Jacksonville's week two matchup with divisional foe Houston is a pivotal contest for the Jaguars, who are looking to get back to .500 after an embarrassing week one loss at the hands of the Chiefs. To not fall behind in the AFC South race, the Jaguars desperately need to pick up a win in Houston.
Achieving victory won't be easy, especially with the Jaguars' defense reeling. But the Jaguars will be able to take advantage of the Texans in several areas. What I want to look at here, is the Jaguars' passing offense against the Texans' secondary.
The Jaguars should be able to take advantage of a Texans' secondary that lacks talent, cohesion, and production.
The Texans' defensive backs were shredded on Monday Night Football by Drew Brees and the Saints' offense. They allowed a completion percentage of 74 en route to 362 yards through the air for the Saints. The secondary's showing was so weak that Aaron Colvin — yes, that Aaron Colvin — got released by the team on Tuesday.
You can't blame them too much for that single performance. Drew Brees is a legend, surrounded by tons of offensive talent, and is nearly impossible to beat inside the Dome. But it was a horrific showing. Jonathan Joseph, the Texan's best cornerback, allowed five of six passes to be completed in coverage. Bradley Roby also allowed five of six passes to be caught. Tashaun Gipson was targeted three times in coverage. The result? Three completions. You see where I'm going here?
Looking back at the Texans in 2018, their pass defense wasn't much better. Houston allowed 4,167 yards through the air last season, the fifth most in all of football. That was with the recently departed Tyrann Mathieu in the defensive backfield and Jadeveon Clowney terrorizing offensive lineman. Now, with no Mathieu at safety, the secondary looks wholly lost.
In recent years the Texans' pass rush was able to mask some of their deficiencies on the back end, but it doesn't look like that'll be the case in 2019. With Jadeveon Clowney now in Seattle, Houston's pass rush is much less fearsome. JJ Watt's still there, but he can't get the job done alone when teams can roll protection towards him. The Texans picked up just one sack in week one.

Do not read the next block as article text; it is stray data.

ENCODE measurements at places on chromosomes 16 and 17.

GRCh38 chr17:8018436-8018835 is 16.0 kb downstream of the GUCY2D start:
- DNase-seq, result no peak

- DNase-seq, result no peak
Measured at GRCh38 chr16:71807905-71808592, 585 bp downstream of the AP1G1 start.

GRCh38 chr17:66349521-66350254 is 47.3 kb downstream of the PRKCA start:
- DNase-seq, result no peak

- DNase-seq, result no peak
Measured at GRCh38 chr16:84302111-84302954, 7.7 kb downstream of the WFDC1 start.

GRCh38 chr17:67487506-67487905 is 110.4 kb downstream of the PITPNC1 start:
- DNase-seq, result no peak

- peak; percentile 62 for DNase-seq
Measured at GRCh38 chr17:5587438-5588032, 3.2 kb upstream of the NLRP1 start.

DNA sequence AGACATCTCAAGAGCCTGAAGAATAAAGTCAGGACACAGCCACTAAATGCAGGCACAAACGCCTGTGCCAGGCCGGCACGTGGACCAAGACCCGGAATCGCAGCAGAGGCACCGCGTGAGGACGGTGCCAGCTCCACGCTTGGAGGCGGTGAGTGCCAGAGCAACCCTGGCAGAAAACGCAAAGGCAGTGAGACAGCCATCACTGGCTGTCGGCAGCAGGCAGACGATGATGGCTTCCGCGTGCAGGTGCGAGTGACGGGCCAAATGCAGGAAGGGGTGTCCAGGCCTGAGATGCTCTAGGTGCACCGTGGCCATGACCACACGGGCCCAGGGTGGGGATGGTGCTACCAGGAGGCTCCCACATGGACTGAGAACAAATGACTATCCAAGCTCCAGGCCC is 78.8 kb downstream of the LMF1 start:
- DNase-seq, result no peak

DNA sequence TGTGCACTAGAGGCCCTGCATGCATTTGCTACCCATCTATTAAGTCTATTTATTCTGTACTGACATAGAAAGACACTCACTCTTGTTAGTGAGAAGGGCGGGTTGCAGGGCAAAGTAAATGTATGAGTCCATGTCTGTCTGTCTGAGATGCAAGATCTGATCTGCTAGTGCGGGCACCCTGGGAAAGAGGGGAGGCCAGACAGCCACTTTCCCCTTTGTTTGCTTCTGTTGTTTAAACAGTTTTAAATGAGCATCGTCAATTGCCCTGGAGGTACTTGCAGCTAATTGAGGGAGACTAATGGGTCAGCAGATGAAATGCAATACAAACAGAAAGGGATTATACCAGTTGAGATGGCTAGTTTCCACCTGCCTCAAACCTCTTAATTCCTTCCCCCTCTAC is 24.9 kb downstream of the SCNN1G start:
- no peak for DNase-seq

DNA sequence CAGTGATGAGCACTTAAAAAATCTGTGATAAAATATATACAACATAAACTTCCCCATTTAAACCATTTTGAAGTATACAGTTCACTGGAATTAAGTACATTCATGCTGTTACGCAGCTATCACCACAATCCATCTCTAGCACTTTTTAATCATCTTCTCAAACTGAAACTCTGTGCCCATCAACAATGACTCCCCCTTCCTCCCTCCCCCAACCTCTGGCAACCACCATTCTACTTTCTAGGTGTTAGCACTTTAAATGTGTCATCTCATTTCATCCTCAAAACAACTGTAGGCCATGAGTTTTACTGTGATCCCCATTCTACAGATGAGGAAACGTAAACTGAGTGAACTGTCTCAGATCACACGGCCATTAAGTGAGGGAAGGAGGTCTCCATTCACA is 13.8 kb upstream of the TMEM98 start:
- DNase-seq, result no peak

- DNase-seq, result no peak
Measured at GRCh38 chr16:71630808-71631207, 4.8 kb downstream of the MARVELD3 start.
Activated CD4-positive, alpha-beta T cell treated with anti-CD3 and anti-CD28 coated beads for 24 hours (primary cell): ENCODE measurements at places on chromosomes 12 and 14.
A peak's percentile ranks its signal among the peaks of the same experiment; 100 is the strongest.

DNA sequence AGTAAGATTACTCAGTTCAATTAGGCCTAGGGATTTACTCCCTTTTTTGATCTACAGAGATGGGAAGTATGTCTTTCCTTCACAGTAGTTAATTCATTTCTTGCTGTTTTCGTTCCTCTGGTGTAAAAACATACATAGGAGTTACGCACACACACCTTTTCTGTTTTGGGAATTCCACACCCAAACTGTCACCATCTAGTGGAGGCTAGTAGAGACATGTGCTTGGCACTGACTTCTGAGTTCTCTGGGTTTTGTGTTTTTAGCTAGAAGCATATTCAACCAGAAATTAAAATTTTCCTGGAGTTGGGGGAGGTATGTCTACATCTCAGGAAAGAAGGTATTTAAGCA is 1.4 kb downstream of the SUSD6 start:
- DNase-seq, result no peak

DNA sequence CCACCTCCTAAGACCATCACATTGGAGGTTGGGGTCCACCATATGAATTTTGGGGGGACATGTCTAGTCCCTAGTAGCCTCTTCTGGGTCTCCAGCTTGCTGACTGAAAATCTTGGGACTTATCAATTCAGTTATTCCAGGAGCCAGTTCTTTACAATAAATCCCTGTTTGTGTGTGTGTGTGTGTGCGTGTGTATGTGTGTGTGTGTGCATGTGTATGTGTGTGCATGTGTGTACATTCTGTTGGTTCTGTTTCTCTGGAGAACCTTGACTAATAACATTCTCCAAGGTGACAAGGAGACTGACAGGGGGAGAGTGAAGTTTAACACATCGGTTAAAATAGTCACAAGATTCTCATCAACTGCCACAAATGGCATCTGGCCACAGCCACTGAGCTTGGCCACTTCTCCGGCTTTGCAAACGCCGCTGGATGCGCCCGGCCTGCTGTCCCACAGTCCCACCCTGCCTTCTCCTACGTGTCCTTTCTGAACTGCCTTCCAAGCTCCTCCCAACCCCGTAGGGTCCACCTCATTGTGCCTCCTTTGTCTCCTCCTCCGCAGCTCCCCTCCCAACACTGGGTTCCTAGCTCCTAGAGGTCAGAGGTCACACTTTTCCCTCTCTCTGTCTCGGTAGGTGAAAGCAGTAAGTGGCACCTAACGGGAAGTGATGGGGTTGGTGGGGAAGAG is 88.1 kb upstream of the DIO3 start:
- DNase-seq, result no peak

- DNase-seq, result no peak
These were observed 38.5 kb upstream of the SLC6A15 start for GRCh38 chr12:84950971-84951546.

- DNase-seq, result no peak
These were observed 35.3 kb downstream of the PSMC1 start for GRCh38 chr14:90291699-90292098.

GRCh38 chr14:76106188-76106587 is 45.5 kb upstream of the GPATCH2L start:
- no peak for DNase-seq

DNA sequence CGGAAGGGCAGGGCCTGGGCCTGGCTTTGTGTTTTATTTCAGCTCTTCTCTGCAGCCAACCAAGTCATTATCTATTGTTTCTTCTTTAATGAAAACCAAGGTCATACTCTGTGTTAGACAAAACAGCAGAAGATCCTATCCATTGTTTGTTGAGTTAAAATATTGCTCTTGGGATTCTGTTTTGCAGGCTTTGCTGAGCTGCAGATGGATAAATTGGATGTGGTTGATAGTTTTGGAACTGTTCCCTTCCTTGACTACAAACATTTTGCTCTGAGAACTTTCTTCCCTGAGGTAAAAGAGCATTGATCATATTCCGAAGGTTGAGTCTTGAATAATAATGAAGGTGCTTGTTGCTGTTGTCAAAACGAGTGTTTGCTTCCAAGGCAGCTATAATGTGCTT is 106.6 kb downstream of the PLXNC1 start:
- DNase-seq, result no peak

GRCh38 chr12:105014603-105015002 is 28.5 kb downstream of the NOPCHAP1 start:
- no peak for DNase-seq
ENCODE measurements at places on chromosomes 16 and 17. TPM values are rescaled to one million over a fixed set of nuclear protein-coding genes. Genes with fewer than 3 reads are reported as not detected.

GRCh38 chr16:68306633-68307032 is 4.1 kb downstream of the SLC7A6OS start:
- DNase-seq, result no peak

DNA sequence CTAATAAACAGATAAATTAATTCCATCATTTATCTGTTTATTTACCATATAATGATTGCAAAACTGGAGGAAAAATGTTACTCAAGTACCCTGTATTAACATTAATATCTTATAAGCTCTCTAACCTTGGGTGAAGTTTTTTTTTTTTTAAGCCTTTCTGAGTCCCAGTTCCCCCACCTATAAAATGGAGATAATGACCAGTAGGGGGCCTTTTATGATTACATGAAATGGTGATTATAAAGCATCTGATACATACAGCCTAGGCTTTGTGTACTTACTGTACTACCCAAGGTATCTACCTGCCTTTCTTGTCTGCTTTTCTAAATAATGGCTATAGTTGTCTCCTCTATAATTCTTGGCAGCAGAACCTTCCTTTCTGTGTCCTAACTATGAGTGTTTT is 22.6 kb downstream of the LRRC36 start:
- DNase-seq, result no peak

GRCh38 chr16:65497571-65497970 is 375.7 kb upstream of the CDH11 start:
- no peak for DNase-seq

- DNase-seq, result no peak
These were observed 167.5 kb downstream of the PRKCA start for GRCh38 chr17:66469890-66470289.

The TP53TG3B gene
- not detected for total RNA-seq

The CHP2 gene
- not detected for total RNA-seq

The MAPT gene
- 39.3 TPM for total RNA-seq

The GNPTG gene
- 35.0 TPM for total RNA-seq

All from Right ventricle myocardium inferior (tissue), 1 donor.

The question is, can the Jaguars take advantage of the Texans' secondary?
Early indications suggest that the answer will be a resounding yes.
Gardner Minshew had one of the best NFL debuts of all time in week one. Despite not taking any reps with the starters leading up to the game, Minshew completed his first 13 passes in the NFL and went 22-25 overall. His completion percentage of 88 is the highest in franchise in history (min. 25 attempts). Magic Minshew added two touchdowns through the air.
The numbers from the rookie from Washington State were impressive. But even more impressive was how he achieved those stats.
Minshew looked poised in the pocket. When he had time, he was able to deliver accurate passes to every area of the field. Short, intermediate, deep? It didn't matter.
When under duress, Minshew used his sneaky athletic ability to maneuver inside and outside of the pocket; to gain yards with his feet or find a passing window. Gardner Minshew might not be the next Tom Brady or Drew Brees, but after one week, he certainly looks like it.
The Jaguars' receivers also stepped up in a big way. DJ Chark got open early and often. Chris Conley was consistent throughout the contest. Dede Westbrook, despite being shadowed by Kendall Fuller, was still able to haul in six passes and find the end zone. All three scored touchdowns in week one.
One more fundamental aspect of the passing game? Pass protection. The Jaguars' offensive line surrendered only one sack against the Chiefs' talented defensive line in week one. Even without Cam Robinson at left tackle, the Jaguars' pass pro was impressive.
Only a week ago, we may not have been able to predict this set of circumstances. But with the Jaguars' passing offense functioning at a high level, and the Texans' defensive backs struggling to hold up, the Jaguars should be able to move the ball through the air in week two.
If John DeFilippo can get the Jaguars' receivers in favorable positions against the Texans' secondary, the Jags will be in great shape to get their first W of the young season. But the Jaguars' defense will need to do its part too. Whether or not they can do that remains to be seen.
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